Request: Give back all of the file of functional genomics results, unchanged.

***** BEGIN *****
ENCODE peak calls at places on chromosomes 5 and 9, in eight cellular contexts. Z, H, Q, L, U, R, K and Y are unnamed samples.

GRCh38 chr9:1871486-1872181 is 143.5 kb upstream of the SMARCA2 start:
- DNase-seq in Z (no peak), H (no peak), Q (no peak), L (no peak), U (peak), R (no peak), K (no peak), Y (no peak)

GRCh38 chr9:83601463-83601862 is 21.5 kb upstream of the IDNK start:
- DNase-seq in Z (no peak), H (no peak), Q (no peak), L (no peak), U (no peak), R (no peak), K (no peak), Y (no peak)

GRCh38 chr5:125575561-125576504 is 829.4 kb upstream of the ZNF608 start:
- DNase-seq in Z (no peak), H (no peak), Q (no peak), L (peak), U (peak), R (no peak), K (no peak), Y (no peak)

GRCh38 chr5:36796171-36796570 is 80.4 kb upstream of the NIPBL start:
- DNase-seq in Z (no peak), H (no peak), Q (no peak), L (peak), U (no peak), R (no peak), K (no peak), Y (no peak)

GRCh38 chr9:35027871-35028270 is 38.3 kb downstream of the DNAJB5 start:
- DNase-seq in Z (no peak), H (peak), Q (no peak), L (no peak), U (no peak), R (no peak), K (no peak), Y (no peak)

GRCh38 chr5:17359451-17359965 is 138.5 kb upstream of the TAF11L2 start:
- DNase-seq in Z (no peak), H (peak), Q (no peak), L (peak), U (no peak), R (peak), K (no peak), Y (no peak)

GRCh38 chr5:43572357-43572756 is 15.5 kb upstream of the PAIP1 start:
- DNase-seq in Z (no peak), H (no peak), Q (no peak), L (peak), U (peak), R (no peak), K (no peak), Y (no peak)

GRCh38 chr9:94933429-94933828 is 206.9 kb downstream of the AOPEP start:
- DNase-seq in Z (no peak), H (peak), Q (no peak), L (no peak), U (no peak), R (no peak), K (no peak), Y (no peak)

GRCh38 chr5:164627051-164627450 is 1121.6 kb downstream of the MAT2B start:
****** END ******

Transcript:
ENCODE peak calls at places on chromosomes 5 and 9, in eight cellular contexts. Z, H, Q, L, U, R, K and Y are unnamed samples.

GRCh38 chr9:1871486-1872181 is 143.5 kb upstream of the SMARCA2 start:
- DNase-seq in Z (no peak), H (no peak), Q (no peak), L (no peak), U (peak), R (no peak), K (no peak), Y (no peak)

GRCh38 chr9:83601463-83601862 is 21.5 kb upstream of the IDNK start:
- DNase-seq in Z (no peak), H (no peak), Q (no peak), L (no peak), U (no peak), R (no peak), K (no peak), Y (no peak)

GRCh38 chr5:125575561-125576504 is 829.4 kb upstream of the ZNF608 start:
- DNase-seq in Z (no peak), H (no peak), Q (no peak), L (peak), U (peak), R (no peak), K (no peak), Y (no peak)

GRCh38 chr5:36796171-36796570 is 80.4 kb upstream of the NIPBL start:
- DNase-seq in Z (no peak), H (no peak), Q (no peak), L (peak), U (no peak), R (no peak), K (no peak), Y (no peak)

GRCh38 chr9:35027871-35028270 is 38.3 kb downstream of the DNAJB5 start:
- DNase-seq in Z (no peak), H (peak), Q (no peak), L (no peak), U (no peak), R (no peak), K (no peak), Y (no peak)

GRCh38 chr5:17359451-17359965 is 138.5 kb upstream of the TAF11L2 start:
- DNase-seq in Z (no peak), H (peak), Q (no peak), L (peak), U (no peak), R (peak), K (no peak), Y (no peak)

GRCh38 chr5:43572357-43572756 is 15.5 kb upstream of the PAIP1 start:
- DNase-seq in Z (no peak), H (no peak), Q (no peak), L (peak), U (peak), R (no peak), K (no peak), Y (no peak)

GRCh38 chr9:94933429-94933828 is 206.9 kb downstream of the AOPEP start:
- DNase-seq in Z (no peak), H (peak), Q (no peak), L (no peak), U (no peak), R (no peak), K (no peak), Y (no peak)

GRCh38 chr5:164627051-164627450 is 1121.6 kb downstream of the MAT2B start: